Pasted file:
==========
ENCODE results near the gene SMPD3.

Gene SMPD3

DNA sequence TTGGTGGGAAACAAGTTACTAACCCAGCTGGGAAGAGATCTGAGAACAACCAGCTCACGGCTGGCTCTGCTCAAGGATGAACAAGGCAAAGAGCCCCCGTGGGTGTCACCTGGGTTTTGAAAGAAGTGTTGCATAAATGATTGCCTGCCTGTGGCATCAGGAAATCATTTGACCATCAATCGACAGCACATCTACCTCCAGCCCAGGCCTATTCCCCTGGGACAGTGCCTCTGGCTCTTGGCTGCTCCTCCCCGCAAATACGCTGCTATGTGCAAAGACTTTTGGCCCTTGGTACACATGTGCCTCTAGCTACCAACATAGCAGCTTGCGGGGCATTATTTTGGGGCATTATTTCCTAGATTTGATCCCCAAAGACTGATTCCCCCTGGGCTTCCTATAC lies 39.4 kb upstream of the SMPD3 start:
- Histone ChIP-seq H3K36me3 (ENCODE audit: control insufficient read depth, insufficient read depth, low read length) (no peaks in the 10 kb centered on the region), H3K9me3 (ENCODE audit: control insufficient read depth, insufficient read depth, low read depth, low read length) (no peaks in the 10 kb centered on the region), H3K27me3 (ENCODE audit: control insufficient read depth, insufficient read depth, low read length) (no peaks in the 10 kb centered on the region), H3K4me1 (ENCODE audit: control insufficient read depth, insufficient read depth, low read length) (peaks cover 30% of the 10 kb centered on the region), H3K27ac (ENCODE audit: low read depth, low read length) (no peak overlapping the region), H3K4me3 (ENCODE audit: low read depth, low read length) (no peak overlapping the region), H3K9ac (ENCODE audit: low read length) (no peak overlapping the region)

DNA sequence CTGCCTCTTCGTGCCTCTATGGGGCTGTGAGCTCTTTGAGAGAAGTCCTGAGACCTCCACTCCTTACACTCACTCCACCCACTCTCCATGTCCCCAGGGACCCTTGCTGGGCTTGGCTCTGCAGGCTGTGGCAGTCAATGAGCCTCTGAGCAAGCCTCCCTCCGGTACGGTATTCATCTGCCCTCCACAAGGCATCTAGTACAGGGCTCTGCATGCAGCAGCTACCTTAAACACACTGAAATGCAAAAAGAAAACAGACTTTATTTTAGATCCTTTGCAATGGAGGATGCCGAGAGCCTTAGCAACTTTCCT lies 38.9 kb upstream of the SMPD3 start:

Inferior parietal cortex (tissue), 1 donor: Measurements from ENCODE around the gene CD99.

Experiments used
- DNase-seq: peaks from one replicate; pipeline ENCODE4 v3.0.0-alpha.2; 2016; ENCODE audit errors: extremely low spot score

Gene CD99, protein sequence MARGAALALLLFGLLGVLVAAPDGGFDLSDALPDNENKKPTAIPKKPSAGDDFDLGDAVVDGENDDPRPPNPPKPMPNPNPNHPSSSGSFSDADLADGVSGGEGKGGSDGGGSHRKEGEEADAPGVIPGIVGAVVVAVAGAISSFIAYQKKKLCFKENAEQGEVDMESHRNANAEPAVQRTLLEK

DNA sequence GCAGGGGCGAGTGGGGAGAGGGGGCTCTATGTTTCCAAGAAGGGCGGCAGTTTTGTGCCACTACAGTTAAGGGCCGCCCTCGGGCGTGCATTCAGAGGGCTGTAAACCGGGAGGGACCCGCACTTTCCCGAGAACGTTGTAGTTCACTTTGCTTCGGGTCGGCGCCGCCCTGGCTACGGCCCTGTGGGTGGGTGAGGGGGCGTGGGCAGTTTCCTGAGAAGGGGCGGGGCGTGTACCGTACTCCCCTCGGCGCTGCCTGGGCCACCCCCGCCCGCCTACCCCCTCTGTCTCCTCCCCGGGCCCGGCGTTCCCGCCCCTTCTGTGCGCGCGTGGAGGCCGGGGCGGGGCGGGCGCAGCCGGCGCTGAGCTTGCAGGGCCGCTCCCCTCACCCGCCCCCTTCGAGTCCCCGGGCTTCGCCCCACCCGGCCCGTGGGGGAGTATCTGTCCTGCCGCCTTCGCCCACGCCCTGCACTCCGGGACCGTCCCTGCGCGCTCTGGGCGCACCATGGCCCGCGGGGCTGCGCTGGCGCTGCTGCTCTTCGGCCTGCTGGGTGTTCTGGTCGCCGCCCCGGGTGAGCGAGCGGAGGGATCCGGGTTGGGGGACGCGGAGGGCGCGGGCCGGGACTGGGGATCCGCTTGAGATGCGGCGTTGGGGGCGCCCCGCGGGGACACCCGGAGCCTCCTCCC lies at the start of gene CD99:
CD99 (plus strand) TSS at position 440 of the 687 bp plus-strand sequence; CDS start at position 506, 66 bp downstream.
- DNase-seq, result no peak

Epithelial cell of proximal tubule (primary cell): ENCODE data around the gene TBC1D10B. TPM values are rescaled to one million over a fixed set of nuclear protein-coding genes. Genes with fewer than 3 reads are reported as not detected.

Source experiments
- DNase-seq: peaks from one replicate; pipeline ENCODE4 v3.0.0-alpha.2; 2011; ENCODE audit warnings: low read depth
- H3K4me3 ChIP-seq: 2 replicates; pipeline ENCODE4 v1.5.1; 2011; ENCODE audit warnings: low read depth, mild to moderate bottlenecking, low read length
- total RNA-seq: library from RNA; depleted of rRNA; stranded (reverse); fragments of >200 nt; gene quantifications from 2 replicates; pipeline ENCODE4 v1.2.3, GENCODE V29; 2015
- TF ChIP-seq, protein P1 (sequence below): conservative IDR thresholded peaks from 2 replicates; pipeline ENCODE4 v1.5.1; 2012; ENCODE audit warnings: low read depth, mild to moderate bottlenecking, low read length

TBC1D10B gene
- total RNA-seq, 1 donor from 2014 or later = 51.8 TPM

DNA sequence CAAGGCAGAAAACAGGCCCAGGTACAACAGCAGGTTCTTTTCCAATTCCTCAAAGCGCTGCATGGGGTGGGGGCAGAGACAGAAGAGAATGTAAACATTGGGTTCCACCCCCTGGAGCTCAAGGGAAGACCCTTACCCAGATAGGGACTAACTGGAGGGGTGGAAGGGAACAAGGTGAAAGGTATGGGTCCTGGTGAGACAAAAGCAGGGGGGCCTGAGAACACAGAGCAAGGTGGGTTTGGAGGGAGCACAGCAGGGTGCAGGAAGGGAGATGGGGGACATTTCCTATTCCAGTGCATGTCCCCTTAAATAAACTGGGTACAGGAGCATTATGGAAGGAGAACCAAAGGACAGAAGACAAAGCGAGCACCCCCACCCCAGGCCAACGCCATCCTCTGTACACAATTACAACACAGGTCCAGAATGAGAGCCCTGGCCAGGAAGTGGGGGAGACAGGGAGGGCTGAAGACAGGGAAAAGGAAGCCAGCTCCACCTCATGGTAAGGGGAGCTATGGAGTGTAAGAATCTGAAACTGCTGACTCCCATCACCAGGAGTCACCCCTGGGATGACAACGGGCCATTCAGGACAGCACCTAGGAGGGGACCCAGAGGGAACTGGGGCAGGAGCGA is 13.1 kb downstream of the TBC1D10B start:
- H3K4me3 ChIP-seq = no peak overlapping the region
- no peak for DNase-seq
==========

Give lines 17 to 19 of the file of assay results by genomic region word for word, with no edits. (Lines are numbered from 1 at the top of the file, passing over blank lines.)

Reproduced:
- total RNA-seq: library from RNA; depleted of rRNA; stranded (reverse); fragments of >200 nt; gene quantifications from 2 replicates; pipeline ENCODE4 v1.2.3, GENCODE V29; 2015
- TF ChIP-seq, protein P1 (sequence below): conservative IDR thresholded peaks from 2 replicates; pipeline ENCODE4 v1.5.1; 2012; ENCODE audit warnings: low read depth, mild to moderate bottlenecking, low read length

TBC1D10B gene